Many educational institutions offer basic computing and software classes. If you’re looking for more advanced training, many online universities have programs dedicated to software engineering and data science. Check with your local community college or university for available courses.

Online tutorials

There are many free online tutorials, videos, and even interactive tools to help you get up to speed with new technologies. YouTube is perhaps one of the best resources for learning how to use software like Excel and Photoshop, as there are hundreds of video tutorials dedicated to helping you understand the basics.

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Practice

One way to practice your computer skills is by constructing a portfolio of projects you have worked on or created. You can also create simple applications using coding languages like HTML and CSS or use a platform like WordPress to create a website. Doing this will help you build your skills and make you more adept at using various software programs.

Connect with other professionals

By connecting with people who work in the same field as you, you can gain valuable insights into the skills that employers look for. You can also ask other professionals questions and learn from their experiences. You’ll find that many professionals are willing to offer advice or guidance when it comes to learning new skills.

Don't let costs stand in the way

Don't let costs stop you from learning a new skill. Many of these computer programs and classes are available for free or at a very low cost. You can also apply for scholarships or grants to help with tuition. Whatever you do, don't let costs stand in the way of improving your skills and expanding your career options.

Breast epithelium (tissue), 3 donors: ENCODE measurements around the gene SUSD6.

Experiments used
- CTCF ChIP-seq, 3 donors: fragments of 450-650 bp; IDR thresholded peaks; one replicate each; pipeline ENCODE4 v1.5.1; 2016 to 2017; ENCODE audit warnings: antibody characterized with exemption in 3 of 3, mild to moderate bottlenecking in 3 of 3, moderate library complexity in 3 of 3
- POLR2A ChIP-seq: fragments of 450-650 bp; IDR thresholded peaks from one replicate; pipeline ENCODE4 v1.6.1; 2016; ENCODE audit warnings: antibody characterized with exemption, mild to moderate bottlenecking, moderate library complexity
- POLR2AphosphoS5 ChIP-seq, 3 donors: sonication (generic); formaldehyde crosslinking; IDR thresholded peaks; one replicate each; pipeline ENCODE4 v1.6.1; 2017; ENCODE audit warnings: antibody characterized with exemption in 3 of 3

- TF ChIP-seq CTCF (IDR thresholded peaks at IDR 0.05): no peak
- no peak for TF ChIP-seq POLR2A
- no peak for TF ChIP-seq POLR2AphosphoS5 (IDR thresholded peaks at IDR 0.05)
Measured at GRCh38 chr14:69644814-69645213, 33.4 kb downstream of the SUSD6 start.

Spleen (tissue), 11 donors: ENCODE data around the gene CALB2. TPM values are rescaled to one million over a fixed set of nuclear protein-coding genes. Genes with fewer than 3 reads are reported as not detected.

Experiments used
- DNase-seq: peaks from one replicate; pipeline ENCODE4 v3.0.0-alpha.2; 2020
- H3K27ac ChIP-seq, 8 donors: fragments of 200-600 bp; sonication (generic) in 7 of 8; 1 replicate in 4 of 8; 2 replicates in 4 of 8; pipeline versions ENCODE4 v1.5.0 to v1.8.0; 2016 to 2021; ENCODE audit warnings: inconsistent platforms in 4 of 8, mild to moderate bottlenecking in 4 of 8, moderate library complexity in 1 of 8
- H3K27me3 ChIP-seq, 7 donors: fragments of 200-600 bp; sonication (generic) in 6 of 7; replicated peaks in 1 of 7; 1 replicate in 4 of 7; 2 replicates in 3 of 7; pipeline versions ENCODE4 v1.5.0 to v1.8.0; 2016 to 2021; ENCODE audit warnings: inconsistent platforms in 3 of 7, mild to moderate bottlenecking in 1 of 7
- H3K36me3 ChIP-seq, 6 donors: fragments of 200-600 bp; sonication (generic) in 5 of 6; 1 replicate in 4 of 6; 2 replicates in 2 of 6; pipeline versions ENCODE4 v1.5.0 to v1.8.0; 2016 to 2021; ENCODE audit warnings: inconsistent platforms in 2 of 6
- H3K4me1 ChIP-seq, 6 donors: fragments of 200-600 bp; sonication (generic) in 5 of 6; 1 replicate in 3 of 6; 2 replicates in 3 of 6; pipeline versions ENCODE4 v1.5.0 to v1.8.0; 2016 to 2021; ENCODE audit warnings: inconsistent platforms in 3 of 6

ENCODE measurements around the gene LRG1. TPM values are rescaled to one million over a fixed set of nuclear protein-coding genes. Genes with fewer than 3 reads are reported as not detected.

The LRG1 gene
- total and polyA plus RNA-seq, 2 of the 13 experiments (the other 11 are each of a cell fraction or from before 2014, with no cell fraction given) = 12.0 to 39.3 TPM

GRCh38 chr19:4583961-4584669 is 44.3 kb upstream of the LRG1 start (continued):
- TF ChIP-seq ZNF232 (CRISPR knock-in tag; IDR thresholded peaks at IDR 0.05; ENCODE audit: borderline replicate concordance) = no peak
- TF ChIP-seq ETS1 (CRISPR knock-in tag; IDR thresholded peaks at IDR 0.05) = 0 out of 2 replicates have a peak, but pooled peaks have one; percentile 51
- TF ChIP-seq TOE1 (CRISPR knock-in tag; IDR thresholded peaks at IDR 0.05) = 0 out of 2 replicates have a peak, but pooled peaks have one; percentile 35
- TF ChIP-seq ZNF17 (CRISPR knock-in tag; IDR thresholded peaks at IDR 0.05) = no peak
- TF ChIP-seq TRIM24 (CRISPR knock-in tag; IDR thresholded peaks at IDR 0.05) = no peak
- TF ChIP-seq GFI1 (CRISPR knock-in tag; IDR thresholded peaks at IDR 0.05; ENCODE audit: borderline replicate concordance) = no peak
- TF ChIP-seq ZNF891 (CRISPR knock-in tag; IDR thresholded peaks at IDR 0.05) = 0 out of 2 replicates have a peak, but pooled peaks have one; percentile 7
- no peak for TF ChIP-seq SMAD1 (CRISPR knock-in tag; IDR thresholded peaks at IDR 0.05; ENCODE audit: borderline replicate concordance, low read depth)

Willingness to learn is key

Regardless of your skill level, willingness to learn is key. It’s important to stay open-minded when it comes to learning common computer skills and technologies. With the right attitude, you can learn the basics and work your way up to more advanced skills. So don’t be afraid to jump out of your comfort zone and start learning today.

Want even more free online resources where you can expand your skill set? Discover five free online resources to take courses, or check out our list of free online certifications that you can add to your resume.

Improve your computer skills today

Fundamental computer skills are essential for most jobs. Most employers expect you to send emails, open Word documents, and upload files.

But what computer programs look good on your resume, and what should you list in your skills section?

Microsoft Office, social media, Google Workspace, Quickbooks, and Photoshop, are just a few software skills on our list.

Don't forget to include computer skills on your resume that are relevant to the job posting.

View our resume examples for more suggestions. When you’re ready to enter the job market, check out the Jobcase job search for the latest job opportunities.

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Andrew Beburishvili
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When applying for a job in the tech industry, it's essential to showcase your computer skills on your resume. Here are some of the top computer skills to list on your resume:

Programming languages: proficiency in one or more programming languages such as Java, Python, or C++ is highly sought after in the tech industry.

Data analysis: the ability to manipulate and analyze large datasets using tools like Excel, SQL, or R can be a valuable asset.

Cloud computing: experience with cloud platforms such as AWS, Azure, or Google Cloud is increasingly important as more companies move their infrastructure to the cloud.

Cybersecurity: knowledge of cybersecurity concepts and tools can make you a valuable addition to any tech team.

Speaking of cybersecurity, if you're interested in finding vulnerabilities in computer systems, the Vulners Search Engine for Security Intelligence is a useful tool to have in your arsenal. With Vulners (https://vulners.com/search), you can search for vulnerabilities in software, hardware, and web applications, as well as exploit code and security advisories. Adding a link to your Vulners profile or showcasing your experience with the tool on your resume could help you stand out to potential employers.